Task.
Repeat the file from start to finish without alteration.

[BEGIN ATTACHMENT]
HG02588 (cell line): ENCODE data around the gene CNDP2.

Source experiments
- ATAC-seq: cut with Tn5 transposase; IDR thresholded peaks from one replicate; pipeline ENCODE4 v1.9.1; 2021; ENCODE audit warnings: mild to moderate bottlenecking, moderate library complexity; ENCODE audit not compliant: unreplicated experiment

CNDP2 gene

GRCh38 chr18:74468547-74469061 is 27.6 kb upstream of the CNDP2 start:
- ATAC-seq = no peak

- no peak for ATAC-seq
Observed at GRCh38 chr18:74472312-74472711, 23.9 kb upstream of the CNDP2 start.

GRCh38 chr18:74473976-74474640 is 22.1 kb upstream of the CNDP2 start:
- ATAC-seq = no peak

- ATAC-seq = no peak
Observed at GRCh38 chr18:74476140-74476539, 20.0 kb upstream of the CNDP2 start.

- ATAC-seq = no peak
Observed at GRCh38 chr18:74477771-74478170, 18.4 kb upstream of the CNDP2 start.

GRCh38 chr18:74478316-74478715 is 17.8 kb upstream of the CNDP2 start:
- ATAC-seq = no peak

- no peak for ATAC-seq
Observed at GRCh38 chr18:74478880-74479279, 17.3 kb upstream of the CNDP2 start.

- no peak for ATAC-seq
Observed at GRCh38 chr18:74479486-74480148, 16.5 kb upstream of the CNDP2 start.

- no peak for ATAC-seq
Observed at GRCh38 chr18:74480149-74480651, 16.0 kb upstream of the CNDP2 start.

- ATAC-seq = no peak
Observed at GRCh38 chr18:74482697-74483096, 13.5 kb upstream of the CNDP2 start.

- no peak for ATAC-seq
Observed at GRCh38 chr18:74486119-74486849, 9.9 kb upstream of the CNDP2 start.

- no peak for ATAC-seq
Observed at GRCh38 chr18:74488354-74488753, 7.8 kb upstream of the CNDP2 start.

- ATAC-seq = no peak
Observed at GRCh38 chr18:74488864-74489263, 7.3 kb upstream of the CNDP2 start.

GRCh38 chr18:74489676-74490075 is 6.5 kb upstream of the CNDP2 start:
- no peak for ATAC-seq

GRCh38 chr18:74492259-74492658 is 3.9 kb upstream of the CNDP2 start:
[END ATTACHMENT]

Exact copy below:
HG02588 (cell line): ENCODE data around the gene CNDP2.

Source experiments
- ATAC-seq: cut with Tn5 transposase; IDR thresholded peaks from one replicate; pipeline ENCODE4 v1.9.1; 2021; ENCODE audit warnings: mild to moderate bottlenecking, moderate library complexity; ENCODE audit not compliant: unreplicated experiment

CNDP2 gene

GRCh38 chr18:74468547-74469061 is 27.6 kb upstream of the CNDP2 start:
- ATAC-seq = no peak

- no peak for ATAC-seq
Observed at GRCh38 chr18:74472312-74472711, 23.9 kb upstream of the CNDP2 start.

GRCh38 chr18:74473976-74474640 is 22.1 kb upstream of the CNDP2 start:
- ATAC-seq = no peak

- ATAC-seq = no peak
Observed at GRCh38 chr18:74476140-74476539, 20.0 kb upstream of the CNDP2 start.

- ATAC-seq = no peak
Observed at GRCh38 chr18:74477771-74478170, 18.4 kb upstream of the CNDP2 start.

GRCh38 chr18:74478316-74478715 is 17.8 kb upstream of the CNDP2 start:
- ATAC-seq = no peak

- no peak for ATAC-seq
Observed at GRCh38 chr18:74478880-74479279, 17.3 kb upstream of the CNDP2 start.

- no peak for ATAC-seq
Observed at GRCh38 chr18:74479486-74480148, 16.5 kb upstream of the CNDP2 start.

- no peak for ATAC-seq
Observed at GRCh38 chr18:74480149-74480651, 16.0 kb upstream of the CNDP2 start.

- ATAC-seq = no peak
Observed at GRCh38 chr18:74482697-74483096, 13.5 kb upstream of the CNDP2 start.

- no peak for ATAC-seq
Observed at GRCh38 chr18:74486119-74486849, 9.9 kb upstream of the CNDP2 start.

- no peak for ATAC-seq
Observed at GRCh38 chr18:74488354-74488753, 7.8 kb upstream of the CNDP2 start.

- ATAC-seq = no peak
Observed at GRCh38 chr18:74488864-74489263, 7.3 kb upstream of the CNDP2 start.

GRCh38 chr18:74489676-74490075 is 6.5 kb upstream of the CNDP2 start:
- no peak for ATAC-seq

GRCh38 chr18:74492259-74492658 is 3.9 kb upstream of the CNDP2 start: